What’s up for this year? Well, the month of January is going to be basically a rest from quilting. I’ve got two business trips, we have houseguests, and I’m just, I must confess, tired. I like having a clear dining room table! I’m enjoying just sitting on the couch watching TV when I get home—plus lately I’m so busy I get home late from work. But I’m sure when I’m back from TNNA things will come back—I intend this to be the year of sewn clothing! (Something that, despite having taken classes on the subject more than once, I am still quite intimidated by.) But I still have a bunch of quilt ideas swirling around in my brain that I can’t wait to make real. There will always be knitting, too, of course, don’t worry. Just this morning I bound off on a long-suffering project—stay tuned!

christmas tree skirt

This year, to increase the Christmas joy in our apartment, we got a real tree! This was a first for me in New York City and actually Jason’s first real tree ever. So I decided to make it a very special tree skirt. It’s just a large hexagon with one side unattached and the center cut out; each wedge of the hexagon is made up of equilateral triangles. I didn’t put this together as a tutorial but it’s pretty straightforward: I made each triangle 8 inches tall (I mastered using my long ruler’s angled markings!), and each wedge has 4 rows of triangles. I should have cut off more to make the hole larger, but live and learn! The end result is a large skirt, with a diameter around 5.5 feet—plenty of room for presents!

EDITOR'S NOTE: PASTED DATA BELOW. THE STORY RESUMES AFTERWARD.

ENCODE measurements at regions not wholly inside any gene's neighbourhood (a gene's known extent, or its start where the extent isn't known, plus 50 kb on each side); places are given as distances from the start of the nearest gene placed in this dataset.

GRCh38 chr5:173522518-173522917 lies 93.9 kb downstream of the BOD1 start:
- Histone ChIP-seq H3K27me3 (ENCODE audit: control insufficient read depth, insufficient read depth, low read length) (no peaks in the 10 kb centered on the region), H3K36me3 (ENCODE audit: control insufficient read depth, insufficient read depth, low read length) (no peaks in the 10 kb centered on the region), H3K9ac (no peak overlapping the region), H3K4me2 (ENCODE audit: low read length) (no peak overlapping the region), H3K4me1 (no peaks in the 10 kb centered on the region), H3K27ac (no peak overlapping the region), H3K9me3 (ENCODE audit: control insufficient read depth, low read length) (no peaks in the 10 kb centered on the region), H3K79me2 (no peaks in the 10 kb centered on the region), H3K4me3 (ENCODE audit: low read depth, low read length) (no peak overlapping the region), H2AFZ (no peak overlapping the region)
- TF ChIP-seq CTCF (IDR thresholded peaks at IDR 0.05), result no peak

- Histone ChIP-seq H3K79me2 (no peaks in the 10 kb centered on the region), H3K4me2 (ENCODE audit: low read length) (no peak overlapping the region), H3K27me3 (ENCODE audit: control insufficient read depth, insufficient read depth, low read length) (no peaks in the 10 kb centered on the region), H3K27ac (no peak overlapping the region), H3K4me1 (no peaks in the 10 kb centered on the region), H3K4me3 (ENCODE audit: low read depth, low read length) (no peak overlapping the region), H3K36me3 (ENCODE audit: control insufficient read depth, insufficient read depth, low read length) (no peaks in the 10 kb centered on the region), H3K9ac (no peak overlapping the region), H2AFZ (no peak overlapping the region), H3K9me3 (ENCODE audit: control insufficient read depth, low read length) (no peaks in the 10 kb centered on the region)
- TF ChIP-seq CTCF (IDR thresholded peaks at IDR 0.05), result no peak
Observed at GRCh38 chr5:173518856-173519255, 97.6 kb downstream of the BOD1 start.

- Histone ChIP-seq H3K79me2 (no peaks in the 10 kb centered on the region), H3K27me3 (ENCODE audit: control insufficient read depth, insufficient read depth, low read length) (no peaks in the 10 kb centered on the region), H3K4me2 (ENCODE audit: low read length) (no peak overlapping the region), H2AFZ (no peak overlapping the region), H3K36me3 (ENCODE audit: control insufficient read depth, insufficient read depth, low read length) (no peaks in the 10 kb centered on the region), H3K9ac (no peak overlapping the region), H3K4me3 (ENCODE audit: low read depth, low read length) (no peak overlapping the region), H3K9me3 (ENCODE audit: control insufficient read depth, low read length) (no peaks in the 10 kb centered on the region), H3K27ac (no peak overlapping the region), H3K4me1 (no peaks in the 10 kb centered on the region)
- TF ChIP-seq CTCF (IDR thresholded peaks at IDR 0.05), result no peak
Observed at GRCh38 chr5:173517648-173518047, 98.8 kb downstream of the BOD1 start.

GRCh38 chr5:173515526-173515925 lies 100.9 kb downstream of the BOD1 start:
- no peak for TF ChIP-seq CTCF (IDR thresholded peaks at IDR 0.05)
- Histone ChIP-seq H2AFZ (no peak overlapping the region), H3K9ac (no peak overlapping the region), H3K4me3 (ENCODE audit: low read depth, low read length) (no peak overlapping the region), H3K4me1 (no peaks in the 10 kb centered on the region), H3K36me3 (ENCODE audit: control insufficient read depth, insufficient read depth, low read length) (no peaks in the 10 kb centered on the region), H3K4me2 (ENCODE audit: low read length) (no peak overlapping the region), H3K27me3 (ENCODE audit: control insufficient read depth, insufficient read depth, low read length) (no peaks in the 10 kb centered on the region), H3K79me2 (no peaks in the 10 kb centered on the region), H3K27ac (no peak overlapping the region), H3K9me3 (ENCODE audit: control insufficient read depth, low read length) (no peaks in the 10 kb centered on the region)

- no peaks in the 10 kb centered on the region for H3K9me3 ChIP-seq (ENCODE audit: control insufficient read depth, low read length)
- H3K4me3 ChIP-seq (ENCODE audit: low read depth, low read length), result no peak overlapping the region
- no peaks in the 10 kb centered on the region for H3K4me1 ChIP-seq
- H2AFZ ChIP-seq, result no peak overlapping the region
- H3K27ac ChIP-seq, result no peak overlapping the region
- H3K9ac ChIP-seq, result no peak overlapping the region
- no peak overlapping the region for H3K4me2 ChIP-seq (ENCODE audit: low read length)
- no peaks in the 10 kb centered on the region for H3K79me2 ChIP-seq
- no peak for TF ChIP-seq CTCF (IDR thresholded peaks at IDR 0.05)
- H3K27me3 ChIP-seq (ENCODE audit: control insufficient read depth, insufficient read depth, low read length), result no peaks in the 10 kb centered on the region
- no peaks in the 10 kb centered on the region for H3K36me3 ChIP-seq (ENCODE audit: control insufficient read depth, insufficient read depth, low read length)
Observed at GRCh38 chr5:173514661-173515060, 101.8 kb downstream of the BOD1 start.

Between each wedge I did a small bit of welting in Kona Snow; I wanted some kind of border but didn’t want to fuss with piping. The backing is more Kona Snow, with the idea that its austere whiteness could go with a more demure tree in the future. I did use batting between the layers to give it a bit more substance and weight. The quilting lines radiate out from the center in alternating Christmassy green and red thread, which look fun on the white background, too.

I machine-stitched the binding entirely. The binding was cut on the bias but I mitered most of the corners and angles in the end. Still, it helped me get around the center of the skirt and was a technique I hadn’t done before. I used this tutorial‘s methods even though I was a bit suspicious of that last cut angle. I am not sure I would do it again this way—that last cut really isn’t precise enough—but wow it was simple!

I finished just in time for us to buy the tree and get it decorated! See more pics of our decorated tree plus a funny little video of our tree-trimming here!